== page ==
Facebook's Growth in the Arab World Is Surging with Demands for Political ChangePublished: March 07, 2011
In an interview with Arabic Knowledge@Wharton, researchers at the Dubai School of Government -- Fadi Salem, fellow and program director of the school's Governance and Innovation program, and Racha Mourtada, research associate -- note that the way social media tools like Facebook and Twitter have been used in the past few weeks to organize protests in the Arab world has forever changed social and political culture there.
An edited transcript of the conversation follows.
Arabic Knowledge@Wharton: We've seen the toppling of two governments by protestors organizing through social media in the Arab world. Was this expected?
Fadi Salem: I think it was, if you look at the events taking place in the Middle East over the past year. If you look at our report, we highlight some of the countries where people used social media tools to mobilize and engage in civil movements, such as Egypt, Lebanon, Syria, or Tunisia. It was expected that social media would be part of any engagement that took place. But the extent has been surprising. The fact that there were problems existing, and people were discussing them online, made social media the platform of choice. The Arab world lacks channels for youth to communicate their problems. This was a medium people felt empowered in. Maybe if other channels existed, social media would have been less of a platform.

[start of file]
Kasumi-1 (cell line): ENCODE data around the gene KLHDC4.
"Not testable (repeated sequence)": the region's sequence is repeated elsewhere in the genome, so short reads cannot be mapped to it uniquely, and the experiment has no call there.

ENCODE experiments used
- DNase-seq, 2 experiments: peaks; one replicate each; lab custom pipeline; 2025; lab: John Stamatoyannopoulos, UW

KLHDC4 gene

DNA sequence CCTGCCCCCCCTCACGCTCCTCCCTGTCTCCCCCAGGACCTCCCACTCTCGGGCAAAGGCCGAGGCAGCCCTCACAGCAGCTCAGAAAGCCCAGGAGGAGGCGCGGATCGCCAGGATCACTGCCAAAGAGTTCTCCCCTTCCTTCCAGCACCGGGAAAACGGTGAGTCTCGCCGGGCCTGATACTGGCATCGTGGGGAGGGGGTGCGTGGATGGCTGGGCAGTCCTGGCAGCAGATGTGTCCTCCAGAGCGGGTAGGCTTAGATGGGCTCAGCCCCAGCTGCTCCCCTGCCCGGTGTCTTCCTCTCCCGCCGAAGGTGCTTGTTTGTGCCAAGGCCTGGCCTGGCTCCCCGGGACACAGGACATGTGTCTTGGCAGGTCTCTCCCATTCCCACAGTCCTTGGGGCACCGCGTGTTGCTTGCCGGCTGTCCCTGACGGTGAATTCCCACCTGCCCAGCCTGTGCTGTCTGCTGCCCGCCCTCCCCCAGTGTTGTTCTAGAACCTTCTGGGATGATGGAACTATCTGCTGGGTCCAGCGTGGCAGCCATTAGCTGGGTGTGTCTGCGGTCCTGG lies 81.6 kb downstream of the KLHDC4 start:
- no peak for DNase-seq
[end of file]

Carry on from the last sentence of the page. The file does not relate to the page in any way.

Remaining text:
Arabic Knowledge@Wharton: Given that these social media tools were developed in the West, how have the youth localized these platforms for their use?
Salem: Let's go back to the role of the media and the role of the channels that already exist in society. People for the last 50 years didn't see in the mass media a tool they could use to interact with the government. The media are mostly state-controlled, and people tended to overlook them because of their low credibility. In the Arab world, the average person's consumption of news, the decision-making process based on news, involves going through at least five different sources. You check BBC, CNN, Al Jazeera of course, and the local news. And then based on that, on a specific issue, you consume information from all these sources and you make a decision. So when social media became the platform of choice over the last five years, it was very natural for young people to choose this platform to influence their decision-making [as a tool for filtering numerous sources].